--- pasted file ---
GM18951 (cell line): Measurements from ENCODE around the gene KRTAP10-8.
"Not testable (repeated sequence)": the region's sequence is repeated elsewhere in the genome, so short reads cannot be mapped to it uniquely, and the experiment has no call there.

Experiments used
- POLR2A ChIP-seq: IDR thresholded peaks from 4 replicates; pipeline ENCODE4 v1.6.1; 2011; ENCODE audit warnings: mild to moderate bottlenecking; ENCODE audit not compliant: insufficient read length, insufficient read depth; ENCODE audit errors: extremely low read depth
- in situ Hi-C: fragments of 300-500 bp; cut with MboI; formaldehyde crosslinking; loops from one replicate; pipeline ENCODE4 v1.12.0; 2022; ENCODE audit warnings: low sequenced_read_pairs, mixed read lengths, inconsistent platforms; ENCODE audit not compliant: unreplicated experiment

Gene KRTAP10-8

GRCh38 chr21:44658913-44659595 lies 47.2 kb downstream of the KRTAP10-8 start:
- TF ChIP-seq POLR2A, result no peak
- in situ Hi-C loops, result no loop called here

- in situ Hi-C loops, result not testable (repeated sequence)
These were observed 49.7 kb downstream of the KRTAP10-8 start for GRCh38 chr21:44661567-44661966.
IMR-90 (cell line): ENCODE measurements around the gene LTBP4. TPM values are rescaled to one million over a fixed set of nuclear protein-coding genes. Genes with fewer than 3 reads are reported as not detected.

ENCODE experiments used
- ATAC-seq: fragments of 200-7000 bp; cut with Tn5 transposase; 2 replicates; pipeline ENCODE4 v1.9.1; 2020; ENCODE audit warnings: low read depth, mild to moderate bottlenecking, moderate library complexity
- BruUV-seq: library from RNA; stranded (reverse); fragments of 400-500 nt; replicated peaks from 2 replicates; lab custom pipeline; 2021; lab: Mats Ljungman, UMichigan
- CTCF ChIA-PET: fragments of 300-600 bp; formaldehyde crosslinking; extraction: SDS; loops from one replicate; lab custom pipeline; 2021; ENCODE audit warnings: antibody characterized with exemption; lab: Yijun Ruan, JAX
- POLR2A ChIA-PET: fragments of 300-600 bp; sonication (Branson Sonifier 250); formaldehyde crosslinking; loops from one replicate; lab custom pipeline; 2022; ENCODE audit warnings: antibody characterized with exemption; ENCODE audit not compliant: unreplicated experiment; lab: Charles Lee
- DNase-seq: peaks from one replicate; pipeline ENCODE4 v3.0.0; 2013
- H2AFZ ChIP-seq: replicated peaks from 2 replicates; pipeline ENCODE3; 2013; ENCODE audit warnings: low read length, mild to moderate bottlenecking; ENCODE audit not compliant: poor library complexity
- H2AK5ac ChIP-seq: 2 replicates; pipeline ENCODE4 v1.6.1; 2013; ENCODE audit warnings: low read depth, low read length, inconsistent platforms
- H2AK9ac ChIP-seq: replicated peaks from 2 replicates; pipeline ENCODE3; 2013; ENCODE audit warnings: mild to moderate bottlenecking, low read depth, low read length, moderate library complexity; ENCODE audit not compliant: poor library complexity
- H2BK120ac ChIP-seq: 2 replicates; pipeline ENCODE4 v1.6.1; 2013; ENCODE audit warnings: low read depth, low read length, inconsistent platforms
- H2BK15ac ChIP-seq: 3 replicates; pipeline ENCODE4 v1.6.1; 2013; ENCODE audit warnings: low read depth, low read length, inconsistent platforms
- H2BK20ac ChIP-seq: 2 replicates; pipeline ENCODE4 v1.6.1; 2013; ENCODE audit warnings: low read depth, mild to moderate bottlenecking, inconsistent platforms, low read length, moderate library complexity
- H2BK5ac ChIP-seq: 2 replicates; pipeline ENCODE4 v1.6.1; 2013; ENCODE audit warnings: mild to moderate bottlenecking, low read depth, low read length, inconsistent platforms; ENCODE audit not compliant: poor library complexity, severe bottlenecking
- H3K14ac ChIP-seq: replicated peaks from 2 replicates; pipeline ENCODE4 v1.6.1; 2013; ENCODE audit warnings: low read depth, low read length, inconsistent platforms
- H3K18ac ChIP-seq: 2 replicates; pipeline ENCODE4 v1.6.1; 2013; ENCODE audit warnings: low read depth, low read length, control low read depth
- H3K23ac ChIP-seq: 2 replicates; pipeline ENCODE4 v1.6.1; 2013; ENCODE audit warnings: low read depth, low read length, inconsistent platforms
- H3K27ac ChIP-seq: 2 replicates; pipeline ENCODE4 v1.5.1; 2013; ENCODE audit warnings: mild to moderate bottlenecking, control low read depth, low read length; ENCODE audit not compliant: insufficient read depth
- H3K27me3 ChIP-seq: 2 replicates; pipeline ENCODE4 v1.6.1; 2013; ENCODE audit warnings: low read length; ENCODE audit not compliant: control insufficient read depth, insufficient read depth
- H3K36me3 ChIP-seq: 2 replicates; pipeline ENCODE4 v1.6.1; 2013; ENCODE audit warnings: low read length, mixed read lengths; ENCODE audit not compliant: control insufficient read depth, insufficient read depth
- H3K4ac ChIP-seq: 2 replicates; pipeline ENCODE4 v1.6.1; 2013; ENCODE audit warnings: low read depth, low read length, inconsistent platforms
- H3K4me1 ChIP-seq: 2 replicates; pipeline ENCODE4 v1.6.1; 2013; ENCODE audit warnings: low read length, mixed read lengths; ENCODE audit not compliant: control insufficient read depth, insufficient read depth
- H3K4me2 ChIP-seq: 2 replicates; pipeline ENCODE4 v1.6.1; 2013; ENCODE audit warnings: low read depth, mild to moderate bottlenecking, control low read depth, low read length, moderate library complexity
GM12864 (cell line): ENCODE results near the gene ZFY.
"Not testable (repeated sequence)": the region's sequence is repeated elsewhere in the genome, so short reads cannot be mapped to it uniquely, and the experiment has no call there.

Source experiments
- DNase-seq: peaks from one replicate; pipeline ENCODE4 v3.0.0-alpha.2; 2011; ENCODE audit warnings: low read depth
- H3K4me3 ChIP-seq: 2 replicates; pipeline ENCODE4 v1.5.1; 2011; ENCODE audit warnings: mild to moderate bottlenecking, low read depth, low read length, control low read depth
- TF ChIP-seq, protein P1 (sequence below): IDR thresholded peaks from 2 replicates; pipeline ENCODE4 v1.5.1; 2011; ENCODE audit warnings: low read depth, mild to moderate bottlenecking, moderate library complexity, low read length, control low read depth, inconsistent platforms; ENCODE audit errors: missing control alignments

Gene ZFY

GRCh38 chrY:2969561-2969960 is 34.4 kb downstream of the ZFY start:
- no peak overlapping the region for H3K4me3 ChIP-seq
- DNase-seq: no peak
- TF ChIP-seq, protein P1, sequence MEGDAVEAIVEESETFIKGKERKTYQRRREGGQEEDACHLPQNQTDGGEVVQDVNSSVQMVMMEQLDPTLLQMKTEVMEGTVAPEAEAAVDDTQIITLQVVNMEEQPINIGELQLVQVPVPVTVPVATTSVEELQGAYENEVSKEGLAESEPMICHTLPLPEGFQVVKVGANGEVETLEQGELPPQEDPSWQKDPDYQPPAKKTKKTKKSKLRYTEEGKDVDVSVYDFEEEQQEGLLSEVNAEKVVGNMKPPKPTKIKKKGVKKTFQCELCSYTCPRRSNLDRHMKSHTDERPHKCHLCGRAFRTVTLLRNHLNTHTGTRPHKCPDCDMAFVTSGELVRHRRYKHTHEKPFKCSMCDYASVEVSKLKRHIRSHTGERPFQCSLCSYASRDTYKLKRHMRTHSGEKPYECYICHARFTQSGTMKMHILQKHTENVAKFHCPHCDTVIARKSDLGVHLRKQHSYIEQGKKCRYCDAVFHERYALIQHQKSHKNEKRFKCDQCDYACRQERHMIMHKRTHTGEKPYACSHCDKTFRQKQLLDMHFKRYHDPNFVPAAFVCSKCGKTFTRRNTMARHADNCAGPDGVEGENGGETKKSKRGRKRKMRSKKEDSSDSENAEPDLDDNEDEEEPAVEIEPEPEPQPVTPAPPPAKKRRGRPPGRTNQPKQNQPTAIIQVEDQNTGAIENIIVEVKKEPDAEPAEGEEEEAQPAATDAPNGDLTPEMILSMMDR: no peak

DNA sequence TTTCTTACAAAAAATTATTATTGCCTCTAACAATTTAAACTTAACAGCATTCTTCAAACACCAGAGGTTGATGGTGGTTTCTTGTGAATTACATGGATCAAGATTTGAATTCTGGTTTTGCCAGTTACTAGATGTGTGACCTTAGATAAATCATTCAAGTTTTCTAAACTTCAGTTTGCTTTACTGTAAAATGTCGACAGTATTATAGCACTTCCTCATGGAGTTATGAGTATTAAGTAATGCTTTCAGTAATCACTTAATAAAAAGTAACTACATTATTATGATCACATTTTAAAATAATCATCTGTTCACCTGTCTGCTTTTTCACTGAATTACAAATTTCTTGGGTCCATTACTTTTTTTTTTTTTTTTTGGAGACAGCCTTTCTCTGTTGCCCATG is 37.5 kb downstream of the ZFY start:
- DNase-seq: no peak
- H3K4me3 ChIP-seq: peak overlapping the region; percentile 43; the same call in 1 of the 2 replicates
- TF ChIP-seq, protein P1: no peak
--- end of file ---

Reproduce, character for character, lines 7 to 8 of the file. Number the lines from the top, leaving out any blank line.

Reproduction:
GRCh38 chr21:44658913-44659595 lies 47.2 kb downstream of the KRTAP10-8 start:
- TF ChIP-seq POLR2A, result no peak